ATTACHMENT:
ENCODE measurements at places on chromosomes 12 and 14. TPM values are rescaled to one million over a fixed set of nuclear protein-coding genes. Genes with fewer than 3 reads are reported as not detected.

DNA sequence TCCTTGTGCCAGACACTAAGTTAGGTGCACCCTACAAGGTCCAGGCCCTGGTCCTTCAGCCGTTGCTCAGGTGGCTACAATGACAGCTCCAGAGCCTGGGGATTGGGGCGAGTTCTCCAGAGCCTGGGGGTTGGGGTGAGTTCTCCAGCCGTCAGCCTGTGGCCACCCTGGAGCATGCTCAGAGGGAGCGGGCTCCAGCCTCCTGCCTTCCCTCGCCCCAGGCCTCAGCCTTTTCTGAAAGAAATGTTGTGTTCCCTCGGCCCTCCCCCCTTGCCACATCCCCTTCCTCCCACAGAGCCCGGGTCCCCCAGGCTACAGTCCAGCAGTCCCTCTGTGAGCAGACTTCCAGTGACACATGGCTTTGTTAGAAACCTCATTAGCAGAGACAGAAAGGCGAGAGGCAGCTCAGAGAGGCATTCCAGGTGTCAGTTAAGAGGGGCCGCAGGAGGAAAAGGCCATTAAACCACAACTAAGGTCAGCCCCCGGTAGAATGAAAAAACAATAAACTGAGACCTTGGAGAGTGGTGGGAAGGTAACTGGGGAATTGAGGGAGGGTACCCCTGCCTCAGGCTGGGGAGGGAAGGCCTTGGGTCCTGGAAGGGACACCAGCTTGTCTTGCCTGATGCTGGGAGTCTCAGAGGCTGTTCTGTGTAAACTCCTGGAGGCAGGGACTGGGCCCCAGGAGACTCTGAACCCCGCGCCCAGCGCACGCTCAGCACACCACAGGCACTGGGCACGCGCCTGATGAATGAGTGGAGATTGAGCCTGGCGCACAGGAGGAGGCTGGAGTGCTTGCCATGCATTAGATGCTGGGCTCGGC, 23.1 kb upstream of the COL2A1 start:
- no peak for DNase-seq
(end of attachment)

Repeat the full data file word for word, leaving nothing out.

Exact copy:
ENCODE measurements at places on chromosomes 12 and 14. TPM values are rescaled to one million over a fixed set of nuclear protein-coding genes. Genes with fewer than 3 reads are reported as not detected.

DNA sequence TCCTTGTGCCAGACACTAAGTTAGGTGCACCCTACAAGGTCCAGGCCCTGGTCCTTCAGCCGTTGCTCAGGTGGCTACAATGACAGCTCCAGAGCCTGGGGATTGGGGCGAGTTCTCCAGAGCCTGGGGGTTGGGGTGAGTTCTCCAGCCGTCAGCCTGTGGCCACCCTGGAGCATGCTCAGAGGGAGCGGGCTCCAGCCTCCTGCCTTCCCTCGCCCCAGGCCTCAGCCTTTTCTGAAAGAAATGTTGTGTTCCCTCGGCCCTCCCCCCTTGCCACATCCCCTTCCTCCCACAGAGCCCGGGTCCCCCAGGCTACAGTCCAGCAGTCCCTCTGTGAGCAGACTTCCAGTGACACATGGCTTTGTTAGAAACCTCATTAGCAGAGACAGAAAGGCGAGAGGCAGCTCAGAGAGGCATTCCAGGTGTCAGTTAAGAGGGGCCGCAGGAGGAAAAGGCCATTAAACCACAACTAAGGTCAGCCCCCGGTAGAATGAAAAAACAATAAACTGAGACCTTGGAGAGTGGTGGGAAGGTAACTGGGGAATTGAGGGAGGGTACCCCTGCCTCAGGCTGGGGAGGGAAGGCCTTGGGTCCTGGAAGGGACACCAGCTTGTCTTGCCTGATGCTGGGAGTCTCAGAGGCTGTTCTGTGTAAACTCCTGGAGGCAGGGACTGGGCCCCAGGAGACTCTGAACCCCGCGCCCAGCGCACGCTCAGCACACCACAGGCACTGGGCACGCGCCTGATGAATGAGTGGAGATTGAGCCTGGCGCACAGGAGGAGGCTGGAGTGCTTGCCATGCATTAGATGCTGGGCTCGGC, 23.1 kb upstream of the COL2A1 start:
- no peak for DNase-seq